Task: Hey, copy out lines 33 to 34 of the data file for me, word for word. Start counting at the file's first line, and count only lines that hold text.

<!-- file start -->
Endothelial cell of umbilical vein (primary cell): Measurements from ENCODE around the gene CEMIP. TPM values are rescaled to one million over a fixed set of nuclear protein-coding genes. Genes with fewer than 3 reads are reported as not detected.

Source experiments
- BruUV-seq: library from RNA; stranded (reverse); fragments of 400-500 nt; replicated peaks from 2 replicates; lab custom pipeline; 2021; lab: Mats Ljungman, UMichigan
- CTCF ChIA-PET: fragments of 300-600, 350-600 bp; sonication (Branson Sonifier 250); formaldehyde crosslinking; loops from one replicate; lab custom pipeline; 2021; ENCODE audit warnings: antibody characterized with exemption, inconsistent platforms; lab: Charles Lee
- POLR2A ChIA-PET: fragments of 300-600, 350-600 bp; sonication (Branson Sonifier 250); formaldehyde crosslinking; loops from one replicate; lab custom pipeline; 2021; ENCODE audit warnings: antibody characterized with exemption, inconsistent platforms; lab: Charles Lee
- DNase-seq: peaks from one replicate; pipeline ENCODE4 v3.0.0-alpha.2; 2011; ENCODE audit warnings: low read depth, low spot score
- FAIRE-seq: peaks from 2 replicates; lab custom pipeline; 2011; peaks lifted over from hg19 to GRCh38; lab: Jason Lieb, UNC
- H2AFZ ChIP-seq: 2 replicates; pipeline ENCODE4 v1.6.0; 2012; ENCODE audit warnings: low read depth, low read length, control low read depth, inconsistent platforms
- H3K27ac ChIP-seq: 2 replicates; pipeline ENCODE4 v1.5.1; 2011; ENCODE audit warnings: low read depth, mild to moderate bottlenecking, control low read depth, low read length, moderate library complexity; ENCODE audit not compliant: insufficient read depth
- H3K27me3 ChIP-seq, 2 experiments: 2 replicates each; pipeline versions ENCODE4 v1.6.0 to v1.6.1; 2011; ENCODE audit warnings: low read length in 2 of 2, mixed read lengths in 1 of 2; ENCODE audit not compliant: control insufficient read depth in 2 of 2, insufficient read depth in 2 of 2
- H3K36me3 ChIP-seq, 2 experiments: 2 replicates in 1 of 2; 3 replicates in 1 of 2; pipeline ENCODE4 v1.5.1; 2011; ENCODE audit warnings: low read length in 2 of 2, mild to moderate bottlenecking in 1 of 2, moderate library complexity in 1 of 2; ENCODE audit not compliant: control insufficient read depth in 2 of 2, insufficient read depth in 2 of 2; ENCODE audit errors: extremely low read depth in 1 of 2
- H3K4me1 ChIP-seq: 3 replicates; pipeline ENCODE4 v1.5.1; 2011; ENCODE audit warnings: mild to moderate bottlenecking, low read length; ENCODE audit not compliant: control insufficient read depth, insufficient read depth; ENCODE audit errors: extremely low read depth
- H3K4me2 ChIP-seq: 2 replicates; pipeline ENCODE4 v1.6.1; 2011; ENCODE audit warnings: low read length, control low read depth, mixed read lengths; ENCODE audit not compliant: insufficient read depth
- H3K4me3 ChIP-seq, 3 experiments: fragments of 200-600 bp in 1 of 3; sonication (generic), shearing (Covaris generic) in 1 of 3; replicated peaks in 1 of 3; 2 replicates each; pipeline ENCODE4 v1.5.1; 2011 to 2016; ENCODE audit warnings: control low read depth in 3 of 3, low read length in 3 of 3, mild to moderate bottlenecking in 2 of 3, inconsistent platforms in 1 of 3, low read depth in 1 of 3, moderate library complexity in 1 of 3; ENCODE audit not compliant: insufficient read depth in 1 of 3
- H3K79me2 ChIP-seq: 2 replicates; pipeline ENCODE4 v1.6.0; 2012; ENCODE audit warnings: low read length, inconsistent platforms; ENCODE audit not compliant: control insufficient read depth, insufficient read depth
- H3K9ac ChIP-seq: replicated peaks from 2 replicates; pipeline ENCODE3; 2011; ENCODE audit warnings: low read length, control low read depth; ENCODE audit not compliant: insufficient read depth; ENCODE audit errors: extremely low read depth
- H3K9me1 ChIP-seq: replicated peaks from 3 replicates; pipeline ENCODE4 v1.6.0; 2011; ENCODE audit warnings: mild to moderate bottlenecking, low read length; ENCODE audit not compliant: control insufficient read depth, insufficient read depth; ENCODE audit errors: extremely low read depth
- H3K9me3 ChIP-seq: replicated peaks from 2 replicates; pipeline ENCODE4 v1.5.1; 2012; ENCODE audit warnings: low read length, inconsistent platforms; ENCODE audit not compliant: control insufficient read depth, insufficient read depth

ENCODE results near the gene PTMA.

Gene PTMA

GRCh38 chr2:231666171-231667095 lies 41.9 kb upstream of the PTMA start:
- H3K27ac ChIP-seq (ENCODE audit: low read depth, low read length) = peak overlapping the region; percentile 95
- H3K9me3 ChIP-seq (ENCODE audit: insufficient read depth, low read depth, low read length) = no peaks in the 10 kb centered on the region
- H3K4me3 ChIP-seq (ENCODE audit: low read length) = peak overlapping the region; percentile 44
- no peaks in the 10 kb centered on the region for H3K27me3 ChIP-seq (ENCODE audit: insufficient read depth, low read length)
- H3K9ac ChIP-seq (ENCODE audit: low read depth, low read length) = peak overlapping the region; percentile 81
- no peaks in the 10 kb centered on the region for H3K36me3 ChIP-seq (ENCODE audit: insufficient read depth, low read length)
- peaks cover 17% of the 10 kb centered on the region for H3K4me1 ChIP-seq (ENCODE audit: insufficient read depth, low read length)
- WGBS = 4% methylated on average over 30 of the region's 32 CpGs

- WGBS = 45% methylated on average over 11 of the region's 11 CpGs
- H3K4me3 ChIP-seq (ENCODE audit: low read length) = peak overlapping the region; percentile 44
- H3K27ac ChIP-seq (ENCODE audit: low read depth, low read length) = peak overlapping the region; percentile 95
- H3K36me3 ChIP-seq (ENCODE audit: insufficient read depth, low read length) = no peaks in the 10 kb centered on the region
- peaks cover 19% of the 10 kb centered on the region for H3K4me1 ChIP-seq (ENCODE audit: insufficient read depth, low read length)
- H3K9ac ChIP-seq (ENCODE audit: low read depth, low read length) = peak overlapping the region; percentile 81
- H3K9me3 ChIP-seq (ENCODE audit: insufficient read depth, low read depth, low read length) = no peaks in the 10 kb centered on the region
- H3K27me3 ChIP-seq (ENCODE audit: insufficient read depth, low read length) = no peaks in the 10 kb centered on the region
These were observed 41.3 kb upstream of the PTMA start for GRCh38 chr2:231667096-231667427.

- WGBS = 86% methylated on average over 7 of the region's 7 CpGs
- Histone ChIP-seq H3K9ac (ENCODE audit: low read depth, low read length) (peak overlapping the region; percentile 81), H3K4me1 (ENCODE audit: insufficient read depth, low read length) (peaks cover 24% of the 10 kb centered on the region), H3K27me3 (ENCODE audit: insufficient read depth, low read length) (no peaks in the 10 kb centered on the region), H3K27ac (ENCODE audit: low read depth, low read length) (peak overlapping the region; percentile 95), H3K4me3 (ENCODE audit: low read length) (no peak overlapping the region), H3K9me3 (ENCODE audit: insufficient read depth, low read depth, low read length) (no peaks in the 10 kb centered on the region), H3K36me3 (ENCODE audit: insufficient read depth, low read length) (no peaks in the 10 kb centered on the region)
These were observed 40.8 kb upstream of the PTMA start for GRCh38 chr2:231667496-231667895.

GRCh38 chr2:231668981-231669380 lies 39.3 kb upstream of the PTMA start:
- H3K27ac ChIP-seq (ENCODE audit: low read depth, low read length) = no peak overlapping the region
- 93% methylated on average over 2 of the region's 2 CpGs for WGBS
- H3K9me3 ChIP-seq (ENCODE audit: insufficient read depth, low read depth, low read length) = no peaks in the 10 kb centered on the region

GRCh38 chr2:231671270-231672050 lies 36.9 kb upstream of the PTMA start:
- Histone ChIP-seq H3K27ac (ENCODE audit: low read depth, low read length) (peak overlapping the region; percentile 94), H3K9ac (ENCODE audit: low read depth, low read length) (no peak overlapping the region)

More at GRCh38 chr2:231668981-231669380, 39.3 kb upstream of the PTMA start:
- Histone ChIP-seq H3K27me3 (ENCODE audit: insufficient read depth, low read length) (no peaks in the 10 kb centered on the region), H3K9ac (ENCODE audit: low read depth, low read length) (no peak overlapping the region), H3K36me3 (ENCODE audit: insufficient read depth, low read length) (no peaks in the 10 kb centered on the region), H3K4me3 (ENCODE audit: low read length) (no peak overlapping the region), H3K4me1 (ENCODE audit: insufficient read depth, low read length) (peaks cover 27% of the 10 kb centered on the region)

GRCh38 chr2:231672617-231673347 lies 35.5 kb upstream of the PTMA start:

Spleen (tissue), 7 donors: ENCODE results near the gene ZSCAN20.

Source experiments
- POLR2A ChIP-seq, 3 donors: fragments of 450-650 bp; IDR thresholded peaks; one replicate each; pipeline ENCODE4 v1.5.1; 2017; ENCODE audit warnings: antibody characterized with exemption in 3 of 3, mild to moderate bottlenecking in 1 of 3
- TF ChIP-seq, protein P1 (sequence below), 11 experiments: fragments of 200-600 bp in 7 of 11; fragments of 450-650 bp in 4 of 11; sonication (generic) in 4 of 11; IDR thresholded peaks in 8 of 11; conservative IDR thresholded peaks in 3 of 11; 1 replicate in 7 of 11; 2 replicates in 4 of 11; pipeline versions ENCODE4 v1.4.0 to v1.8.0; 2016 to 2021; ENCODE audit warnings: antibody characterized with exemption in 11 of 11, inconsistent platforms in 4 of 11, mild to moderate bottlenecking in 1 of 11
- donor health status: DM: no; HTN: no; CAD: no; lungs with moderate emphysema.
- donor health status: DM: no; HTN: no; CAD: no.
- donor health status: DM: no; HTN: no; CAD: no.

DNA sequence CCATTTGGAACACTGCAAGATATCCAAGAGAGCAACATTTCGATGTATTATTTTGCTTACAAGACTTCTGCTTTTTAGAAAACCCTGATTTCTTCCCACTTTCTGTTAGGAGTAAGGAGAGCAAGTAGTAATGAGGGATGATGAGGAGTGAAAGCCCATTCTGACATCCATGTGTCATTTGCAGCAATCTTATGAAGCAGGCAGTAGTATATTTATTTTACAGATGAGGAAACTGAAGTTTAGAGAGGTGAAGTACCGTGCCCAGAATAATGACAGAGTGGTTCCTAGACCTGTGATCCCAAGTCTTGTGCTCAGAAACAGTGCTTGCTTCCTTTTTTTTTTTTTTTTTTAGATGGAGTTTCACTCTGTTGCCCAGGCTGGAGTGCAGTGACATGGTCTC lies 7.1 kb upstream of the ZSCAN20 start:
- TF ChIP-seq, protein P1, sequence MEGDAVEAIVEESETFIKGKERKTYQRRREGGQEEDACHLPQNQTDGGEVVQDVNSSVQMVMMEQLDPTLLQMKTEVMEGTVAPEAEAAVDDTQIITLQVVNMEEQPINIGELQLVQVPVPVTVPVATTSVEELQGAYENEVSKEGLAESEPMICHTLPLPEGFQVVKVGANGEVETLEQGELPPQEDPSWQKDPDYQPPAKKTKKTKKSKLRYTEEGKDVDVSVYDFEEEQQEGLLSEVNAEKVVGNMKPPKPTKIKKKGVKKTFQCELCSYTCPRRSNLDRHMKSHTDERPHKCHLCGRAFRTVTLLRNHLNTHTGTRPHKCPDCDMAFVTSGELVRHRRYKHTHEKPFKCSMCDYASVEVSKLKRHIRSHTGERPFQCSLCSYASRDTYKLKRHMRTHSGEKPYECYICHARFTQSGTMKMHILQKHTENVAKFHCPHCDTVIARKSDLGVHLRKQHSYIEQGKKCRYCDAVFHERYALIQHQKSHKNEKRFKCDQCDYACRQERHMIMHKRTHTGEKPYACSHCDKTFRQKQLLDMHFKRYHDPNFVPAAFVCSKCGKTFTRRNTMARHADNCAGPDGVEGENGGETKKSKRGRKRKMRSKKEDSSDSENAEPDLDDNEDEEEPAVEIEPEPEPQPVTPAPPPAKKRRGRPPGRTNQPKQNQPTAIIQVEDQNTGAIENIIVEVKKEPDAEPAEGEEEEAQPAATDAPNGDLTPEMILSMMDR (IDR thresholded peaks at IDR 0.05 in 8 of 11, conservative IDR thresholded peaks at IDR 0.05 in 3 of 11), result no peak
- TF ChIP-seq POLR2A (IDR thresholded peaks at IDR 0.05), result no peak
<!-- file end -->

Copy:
- H3K36me3 ChIP-seq (ENCODE audit: insufficient read depth, low read length) = no peaks in the 10 kb centered on the region
- peaks cover 19% of the 10 kb centered on the region for H3K4me1 ChIP-seq (ENCODE audit: insufficient read depth, low read length)